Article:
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Title: Ecstatic Space: NEO-KUT and shamanic technologies
Advisors: Birringer, J
Mitra, R
Keywords: Ecstatic space;Korean shamanic technologies;Digital technologies;Kut (Korean shamanic rituals);Digital performance
Issue Date: 2019
Publisher: Brunel University London
Abstract: The present thesis formulates an approach towards ecstatic space in the context of a combined performance of kut, a Korean shamanic performance ritual, and digital practices. Here, the coined term, ecstatic space, is not confined to the mental state or spiritual sphere of shamans in a trance but indicates an alternative and metaphoric environment mediatised by ecstatic technology – a vehicle for conjuring the mythical worlds of kut via shamanic media including divine objects, dancing and singing rituals. This research also adopts digital technology, a modern approach for accessing imaginary virtual space through digital media, especially technical images – the technologically produced and programmed/computational images. Ecstatic space enables the creation of interstitial and fecund space situated between performer/audience reality and imaginary spheres, representing the technological aesthetics inbetween kut and digital performance. This enabling is theoretically and historically grounded in media and performance/ritual frameworks that are explored in the early chapters of the thesis. Ecstatic space contextualises through the careful exposition of Korean scholarship on kut, and shamanic performance rituals read and interpreted alongside international performance/cultural studies and media theories including Vilém Flusser, Marshall McLuhan, Guy Debord, Roy Ascott and others. My methodologies of creating ecstatic space are formulated by investigating the artistic potential of an interpenetrative relationship between these two technologies. The five core SUI (Shamanic User Interface) designs of kut are identified to outline an embodied understanding of the ecstatic technology. The techniques of digital performances are then examined in relation to SUI design, using as a case study of metakimospheres, a series of immersive performance installations exploring wearable architectures and kinetic atmospheres, and other digital practices. My methodologies are applied to and examined through my own series of ecstatic spaces, created with a shimbang (a master shaman of Korea) and five kut performers. Each of the proposed principles is explored and demonstrated through the production processes and presentations of four performances: the solo piece, Twelve Doors, discovers a wearable installations adopting Korean funeral kut; the theatrical piece, Leodo: The Paradise, describes a girl’s journey to Leodo, delivering the key emotional conception of kut and exploring technical images; the projection mapping performance, Miyeoji-baegdui, produces its liminal spheres through the projection lights and interactive mapping technology; the participatory installation performance, Seocheon Flower Garden creates a divine garden by metaphoric mapping design and immersive performance rituals. The final production for this research, NEO-KUT, is the culminating event, generated by a comprehensive assemblage based on all four performances. The outcome of the research is the generation of alternative performance frameworks for the field of kut and digital performance. As a consequence, Ecstatic Space: NEO-KUT and Shamanic Technologies contributes to the field of kut by adopting a technical medium that can enhance the potentiality and accessibility of rituals for people today. In addition, unlike the digital virtual space that tends to pursue ocular-centred, realistic and individual interfaces, this research proposes a more collectivist shamanic and ritual way of perceiving digital dispositifs and digital performance atmospheres through highlighting multi-sensorial, symbolic and communal environments of ecstatic space.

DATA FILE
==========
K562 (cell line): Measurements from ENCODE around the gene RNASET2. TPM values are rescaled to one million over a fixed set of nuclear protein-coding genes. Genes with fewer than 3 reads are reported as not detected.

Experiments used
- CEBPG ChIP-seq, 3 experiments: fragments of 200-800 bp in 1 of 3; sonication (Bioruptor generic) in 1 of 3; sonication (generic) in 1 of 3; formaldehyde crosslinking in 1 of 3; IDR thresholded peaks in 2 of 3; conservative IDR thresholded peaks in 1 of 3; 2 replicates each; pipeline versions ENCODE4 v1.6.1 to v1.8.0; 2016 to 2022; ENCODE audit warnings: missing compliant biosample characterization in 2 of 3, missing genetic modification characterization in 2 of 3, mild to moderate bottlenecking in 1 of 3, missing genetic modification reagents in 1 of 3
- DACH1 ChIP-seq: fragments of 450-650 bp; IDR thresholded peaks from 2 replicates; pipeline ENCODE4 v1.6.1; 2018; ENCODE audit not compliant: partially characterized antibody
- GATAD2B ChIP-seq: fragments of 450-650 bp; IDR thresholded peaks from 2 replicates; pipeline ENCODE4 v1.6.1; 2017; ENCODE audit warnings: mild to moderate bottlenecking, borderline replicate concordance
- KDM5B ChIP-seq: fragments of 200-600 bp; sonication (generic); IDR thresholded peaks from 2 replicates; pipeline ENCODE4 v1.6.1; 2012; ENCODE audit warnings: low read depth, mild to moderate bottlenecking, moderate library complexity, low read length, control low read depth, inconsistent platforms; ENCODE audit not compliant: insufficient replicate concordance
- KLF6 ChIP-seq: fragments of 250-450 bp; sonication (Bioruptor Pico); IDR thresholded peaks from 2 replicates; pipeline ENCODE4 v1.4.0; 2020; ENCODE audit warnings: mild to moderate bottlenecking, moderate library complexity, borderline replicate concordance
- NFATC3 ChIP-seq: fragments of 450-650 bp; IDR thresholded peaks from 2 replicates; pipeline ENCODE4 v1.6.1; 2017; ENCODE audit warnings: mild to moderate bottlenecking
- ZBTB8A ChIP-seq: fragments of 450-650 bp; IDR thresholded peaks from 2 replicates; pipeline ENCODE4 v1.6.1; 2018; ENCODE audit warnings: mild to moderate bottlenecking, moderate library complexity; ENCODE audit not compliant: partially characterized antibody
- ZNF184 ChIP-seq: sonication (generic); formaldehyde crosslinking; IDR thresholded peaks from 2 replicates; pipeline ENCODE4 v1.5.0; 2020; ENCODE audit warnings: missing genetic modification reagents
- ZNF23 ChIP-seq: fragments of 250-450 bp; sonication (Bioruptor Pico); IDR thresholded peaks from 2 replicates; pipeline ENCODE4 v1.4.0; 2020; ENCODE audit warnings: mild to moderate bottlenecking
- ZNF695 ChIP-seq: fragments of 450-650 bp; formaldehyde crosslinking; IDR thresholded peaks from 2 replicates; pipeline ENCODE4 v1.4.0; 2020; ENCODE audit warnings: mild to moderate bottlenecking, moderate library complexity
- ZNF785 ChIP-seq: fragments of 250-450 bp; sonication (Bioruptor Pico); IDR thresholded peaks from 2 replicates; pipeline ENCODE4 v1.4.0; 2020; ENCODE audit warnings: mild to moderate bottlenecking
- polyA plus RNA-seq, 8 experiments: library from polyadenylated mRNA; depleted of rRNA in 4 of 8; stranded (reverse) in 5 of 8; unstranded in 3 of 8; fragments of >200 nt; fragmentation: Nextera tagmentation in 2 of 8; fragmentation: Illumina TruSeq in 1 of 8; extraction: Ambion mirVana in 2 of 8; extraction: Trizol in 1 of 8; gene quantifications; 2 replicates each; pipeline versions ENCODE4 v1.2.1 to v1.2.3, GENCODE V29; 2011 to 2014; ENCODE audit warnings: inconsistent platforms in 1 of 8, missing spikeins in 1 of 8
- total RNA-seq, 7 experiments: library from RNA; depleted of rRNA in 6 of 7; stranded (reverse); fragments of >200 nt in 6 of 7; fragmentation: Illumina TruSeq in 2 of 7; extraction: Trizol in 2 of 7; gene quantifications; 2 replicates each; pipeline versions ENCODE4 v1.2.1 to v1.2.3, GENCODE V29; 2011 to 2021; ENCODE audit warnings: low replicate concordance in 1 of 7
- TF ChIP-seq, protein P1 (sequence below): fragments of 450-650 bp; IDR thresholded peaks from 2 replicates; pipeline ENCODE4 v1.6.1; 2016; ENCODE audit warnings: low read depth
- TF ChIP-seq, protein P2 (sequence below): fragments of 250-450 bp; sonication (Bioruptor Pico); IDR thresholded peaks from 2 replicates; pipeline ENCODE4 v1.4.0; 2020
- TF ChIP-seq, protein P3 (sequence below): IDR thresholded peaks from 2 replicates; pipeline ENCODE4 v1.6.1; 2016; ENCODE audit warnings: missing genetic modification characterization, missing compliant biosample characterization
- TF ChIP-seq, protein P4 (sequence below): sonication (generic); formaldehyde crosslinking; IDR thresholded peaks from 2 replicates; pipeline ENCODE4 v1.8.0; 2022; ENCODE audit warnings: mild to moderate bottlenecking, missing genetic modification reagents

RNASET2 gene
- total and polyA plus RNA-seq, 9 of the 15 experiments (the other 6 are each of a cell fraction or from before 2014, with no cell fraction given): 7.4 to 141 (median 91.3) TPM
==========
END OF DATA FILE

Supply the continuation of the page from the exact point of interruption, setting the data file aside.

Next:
Description: This thesis was submitted for the award of Doctor of Philosophy and was awarded by Brunel University London
Appears in Collections:Theatre
Dept of Arts and Humanities Theses

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